US Army develops new device to increase longevity of light-towed howitzers


A US Army soldier has created a new device that could potentially increase the longevity of light-towed howitzers.

Using the new tool, soldiers will find it easier to remove seized muzzle brakes from the howitzers, which are used to fire shells on high trajectories at low velocities.

US Army chief warrant officer 2 Steve Murphy said: "Before, it was difficult to remove the muzzle brake that often can seize up in varying weather conditions.

"To remove it, soldiers would often take a sledgehammer to the muzzle brake."

Built by Illinois Army National Guard Sergeant Wesley Todd, the device is also expected to improve safety and save hundreds of thousands of dollars in the future.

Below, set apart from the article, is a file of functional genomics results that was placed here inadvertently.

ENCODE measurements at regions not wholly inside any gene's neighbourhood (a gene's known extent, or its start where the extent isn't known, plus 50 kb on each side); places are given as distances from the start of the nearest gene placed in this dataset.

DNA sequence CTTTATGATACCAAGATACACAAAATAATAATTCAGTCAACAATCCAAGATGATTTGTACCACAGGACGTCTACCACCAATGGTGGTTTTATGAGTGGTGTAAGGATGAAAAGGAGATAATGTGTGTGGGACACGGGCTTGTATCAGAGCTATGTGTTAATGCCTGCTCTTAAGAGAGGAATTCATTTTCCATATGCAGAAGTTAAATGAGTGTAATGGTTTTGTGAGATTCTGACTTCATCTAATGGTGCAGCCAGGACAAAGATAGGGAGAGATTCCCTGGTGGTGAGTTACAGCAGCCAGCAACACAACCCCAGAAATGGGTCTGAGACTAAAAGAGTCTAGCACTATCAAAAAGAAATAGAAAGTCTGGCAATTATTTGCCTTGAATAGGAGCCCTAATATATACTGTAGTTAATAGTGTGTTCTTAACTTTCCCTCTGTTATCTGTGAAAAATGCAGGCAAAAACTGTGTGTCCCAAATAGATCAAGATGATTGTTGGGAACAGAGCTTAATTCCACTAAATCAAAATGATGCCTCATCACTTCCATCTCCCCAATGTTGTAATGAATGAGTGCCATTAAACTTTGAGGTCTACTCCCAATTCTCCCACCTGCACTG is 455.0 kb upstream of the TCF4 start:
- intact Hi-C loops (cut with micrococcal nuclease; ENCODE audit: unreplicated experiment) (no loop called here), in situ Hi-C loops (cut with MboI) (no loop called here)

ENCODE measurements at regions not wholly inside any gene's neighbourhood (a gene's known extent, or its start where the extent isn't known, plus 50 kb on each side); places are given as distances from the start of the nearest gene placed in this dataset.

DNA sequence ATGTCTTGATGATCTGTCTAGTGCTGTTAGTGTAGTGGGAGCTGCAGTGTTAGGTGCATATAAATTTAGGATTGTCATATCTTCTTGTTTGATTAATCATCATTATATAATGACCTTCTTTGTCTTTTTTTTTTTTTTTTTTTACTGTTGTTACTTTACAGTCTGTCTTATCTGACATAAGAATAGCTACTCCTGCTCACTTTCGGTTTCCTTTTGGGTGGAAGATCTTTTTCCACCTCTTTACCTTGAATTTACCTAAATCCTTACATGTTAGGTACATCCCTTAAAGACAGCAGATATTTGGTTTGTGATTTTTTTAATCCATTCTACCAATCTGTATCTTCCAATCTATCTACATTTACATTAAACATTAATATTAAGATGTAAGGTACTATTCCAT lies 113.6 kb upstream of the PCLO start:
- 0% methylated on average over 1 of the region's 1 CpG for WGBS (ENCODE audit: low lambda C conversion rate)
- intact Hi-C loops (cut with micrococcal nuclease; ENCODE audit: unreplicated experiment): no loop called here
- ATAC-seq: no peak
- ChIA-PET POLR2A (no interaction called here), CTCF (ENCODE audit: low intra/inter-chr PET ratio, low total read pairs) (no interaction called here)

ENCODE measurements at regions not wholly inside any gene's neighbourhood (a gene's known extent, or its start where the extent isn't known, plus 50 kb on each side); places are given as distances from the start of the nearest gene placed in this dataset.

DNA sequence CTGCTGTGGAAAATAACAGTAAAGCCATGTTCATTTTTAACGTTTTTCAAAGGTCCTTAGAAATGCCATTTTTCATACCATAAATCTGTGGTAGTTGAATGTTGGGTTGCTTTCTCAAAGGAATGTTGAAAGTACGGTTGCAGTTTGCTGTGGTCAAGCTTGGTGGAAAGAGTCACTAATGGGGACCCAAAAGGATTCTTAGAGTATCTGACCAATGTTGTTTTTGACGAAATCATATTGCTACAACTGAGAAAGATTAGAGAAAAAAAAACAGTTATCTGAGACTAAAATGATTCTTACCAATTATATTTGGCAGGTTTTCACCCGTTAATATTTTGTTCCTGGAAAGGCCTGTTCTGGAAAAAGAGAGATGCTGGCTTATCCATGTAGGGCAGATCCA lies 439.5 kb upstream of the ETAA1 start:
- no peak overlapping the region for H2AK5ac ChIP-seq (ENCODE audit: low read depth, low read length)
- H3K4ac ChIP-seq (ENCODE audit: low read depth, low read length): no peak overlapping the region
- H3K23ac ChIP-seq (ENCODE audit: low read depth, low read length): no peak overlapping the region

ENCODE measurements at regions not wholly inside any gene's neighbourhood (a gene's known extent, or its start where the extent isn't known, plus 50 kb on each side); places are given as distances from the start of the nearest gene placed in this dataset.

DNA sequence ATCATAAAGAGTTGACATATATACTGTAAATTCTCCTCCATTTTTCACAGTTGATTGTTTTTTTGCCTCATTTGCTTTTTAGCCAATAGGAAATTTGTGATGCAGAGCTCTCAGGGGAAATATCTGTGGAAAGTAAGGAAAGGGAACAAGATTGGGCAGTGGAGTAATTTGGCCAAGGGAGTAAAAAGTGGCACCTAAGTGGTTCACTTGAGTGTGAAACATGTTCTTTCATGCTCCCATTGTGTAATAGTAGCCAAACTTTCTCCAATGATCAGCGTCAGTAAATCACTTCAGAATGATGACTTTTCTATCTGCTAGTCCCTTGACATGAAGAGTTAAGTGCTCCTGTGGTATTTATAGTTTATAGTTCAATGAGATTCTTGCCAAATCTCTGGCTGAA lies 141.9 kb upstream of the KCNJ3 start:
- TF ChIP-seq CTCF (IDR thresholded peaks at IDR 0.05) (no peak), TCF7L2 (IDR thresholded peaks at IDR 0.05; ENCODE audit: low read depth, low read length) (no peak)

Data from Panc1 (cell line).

"Before, it was difficult to remove the muzzle brake that often can seize up in varying weather conditions."

According to Todd, the tool is a round steel plug with a notched end that attaches to the muzzle brake.

Besides the new invention, he has also made modifications to automotive tools that enable parts to be replaced and repaired safely.

Assigned to Bravo Company, 935th Aviation Support Battalion at Chicago's Midway International Airport, Todd works as a machinist at the Combined Support Maintenance Shop, where he repairs damaged parts and makes new parts for military vehicles and equipment.

To date, Todd has served as combat engineer, military policeman, wheeled vehicle mechanic and allied trades machinist / welder.


Image: Wesley Todd tightens his invention, used to remove the muzzle break from the light towed howitzer. Photo: courtesy of Staff Sgt. Robert R. Adams, Illinois National Guard Public Affairs.